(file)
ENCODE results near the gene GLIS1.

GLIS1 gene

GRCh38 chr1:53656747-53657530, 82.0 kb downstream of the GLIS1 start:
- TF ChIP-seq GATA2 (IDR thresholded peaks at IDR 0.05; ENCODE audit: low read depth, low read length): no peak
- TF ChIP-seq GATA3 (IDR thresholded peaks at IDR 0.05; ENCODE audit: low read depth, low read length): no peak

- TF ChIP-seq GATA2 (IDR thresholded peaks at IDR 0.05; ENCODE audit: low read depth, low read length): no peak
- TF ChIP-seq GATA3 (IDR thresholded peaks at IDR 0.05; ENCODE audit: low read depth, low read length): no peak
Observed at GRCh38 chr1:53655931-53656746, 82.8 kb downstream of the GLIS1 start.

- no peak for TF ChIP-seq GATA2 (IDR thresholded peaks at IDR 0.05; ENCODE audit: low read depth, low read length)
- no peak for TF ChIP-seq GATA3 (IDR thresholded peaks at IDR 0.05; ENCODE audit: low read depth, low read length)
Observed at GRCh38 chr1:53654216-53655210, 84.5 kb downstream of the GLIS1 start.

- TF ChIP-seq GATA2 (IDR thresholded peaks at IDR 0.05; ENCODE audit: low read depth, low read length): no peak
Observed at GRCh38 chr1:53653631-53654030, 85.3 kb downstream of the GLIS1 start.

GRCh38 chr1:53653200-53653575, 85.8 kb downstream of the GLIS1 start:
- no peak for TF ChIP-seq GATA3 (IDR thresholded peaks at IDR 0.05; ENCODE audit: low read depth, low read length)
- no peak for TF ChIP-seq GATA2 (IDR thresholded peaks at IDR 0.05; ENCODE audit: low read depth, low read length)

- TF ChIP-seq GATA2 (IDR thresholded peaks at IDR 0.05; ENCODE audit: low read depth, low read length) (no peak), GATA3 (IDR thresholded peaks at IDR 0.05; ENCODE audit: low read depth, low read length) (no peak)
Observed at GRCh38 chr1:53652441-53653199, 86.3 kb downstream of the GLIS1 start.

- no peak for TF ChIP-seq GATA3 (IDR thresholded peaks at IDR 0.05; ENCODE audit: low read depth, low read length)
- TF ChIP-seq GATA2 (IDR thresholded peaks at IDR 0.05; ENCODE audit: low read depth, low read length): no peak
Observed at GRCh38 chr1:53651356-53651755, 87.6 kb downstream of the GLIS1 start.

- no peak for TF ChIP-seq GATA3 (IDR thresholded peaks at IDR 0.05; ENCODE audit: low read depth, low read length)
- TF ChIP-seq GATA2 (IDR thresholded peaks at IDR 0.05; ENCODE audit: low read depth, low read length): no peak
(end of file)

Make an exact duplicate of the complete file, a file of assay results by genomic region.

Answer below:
ENCODE results near the gene GLIS1.

GLIS1 gene

GRCh38 chr1:53656747-53657530, 82.0 kb downstream of the GLIS1 start:
- TF ChIP-seq GATA2 (IDR thresholded peaks at IDR 0.05; ENCODE audit: low read depth, low read length): no peak
- TF ChIP-seq GATA3 (IDR thresholded peaks at IDR 0.05; ENCODE audit: low read depth, low read length): no peak

- TF ChIP-seq GATA2 (IDR thresholded peaks at IDR 0.05; ENCODE audit: low read depth, low read length): no peak
- TF ChIP-seq GATA3 (IDR thresholded peaks at IDR 0.05; ENCODE audit: low read depth, low read length): no peak
Observed at GRCh38 chr1:53655931-53656746, 82.8 kb downstream of the GLIS1 start.

- no peak for TF ChIP-seq GATA2 (IDR thresholded peaks at IDR 0.05; ENCODE audit: low read depth, low read length)
- no peak for TF ChIP-seq GATA3 (IDR thresholded peaks at IDR 0.05; ENCODE audit: low read depth, low read length)
Observed at GRCh38 chr1:53654216-53655210, 84.5 kb downstream of the GLIS1 start.

- TF ChIP-seq GATA2 (IDR thresholded peaks at IDR 0.05; ENCODE audit: low read depth, low read length): no peak
Observed at GRCh38 chr1:53653631-53654030, 85.3 kb downstream of the GLIS1 start.

GRCh38 chr1:53653200-53653575, 85.8 kb downstream of the GLIS1 start:
- no peak for TF ChIP-seq GATA3 (IDR thresholded peaks at IDR 0.05; ENCODE audit: low read depth, low read length)
- no peak for TF ChIP-seq GATA2 (IDR thresholded peaks at IDR 0.05; ENCODE audit: low read depth, low read length)

- TF ChIP-seq GATA2 (IDR thresholded peaks at IDR 0.05; ENCODE audit: low read depth, low read length) (no peak), GATA3 (IDR thresholded peaks at IDR 0.05; ENCODE audit: low read depth, low read length) (no peak)
Observed at GRCh38 chr1:53652441-53653199, 86.3 kb downstream of the GLIS1 start.

- no peak for TF ChIP-seq GATA3 (IDR thresholded peaks at IDR 0.05; ENCODE audit: low read depth, low read length)
- TF ChIP-seq GATA2 (IDR thresholded peaks at IDR 0.05; ENCODE audit: low read depth, low read length): no peak
Observed at GRCh38 chr1:53651356-53651755, 87.6 kb downstream of the GLIS1 start.

- no peak for TF ChIP-seq GATA3 (IDR thresholded peaks at IDR 0.05; ENCODE audit: low read depth, low read length)
- TF ChIP-seq GATA2 (IDR thresholded peaks at IDR 0.05; ENCODE audit: low read depth, low read length): no peak